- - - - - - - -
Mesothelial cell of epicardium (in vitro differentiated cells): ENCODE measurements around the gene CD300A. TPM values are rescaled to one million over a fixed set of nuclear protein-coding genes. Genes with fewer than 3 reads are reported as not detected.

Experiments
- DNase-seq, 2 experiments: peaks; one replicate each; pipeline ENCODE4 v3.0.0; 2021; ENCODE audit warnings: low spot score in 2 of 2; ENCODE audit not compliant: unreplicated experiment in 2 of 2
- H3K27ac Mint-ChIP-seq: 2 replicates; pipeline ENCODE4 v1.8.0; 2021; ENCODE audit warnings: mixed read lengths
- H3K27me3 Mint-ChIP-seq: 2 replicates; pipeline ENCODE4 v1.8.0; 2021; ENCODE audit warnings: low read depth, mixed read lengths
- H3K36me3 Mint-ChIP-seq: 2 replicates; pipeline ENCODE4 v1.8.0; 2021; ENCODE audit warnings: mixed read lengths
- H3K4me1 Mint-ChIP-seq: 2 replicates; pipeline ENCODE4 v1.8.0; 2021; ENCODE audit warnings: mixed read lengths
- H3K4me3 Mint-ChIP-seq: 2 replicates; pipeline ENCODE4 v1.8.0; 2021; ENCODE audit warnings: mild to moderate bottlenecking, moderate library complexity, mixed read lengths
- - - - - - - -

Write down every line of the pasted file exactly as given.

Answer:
Mesothelial cell of epicardium (in vitro differentiated cells): ENCODE measurements around the gene CD300A. TPM values are rescaled to one million over a fixed set of nuclear protein-coding genes. Genes with fewer than 3 reads are reported as not detected.

Experiments
- DNase-seq, 2 experiments: peaks; one replicate each; pipeline ENCODE4 v3.0.0; 2021; ENCODE audit warnings: low spot score in 2 of 2; ENCODE audit not compliant: unreplicated experiment in 2 of 2
- H3K27ac Mint-ChIP-seq: 2 replicates; pipeline ENCODE4 v1.8.0; 2021; ENCODE audit warnings: mixed read lengths
- H3K27me3 Mint-ChIP-seq: 2 replicates; pipeline ENCODE4 v1.8.0; 2021; ENCODE audit warnings: low read depth, mixed read lengths
- H3K36me3 Mint-ChIP-seq: 2 replicates; pipeline ENCODE4 v1.8.0; 2021; ENCODE audit warnings: mixed read lengths
- H3K4me1 Mint-ChIP-seq: 2 replicates; pipeline ENCODE4 v1.8.0; 2021; ENCODE audit warnings: mixed read lengths
- H3K4me3 Mint-ChIP-seq: 2 replicates; pipeline ENCODE4 v1.8.0; 2021; ENCODE audit warnings: mild to moderate bottlenecking, moderate library complexity, mixed read lengths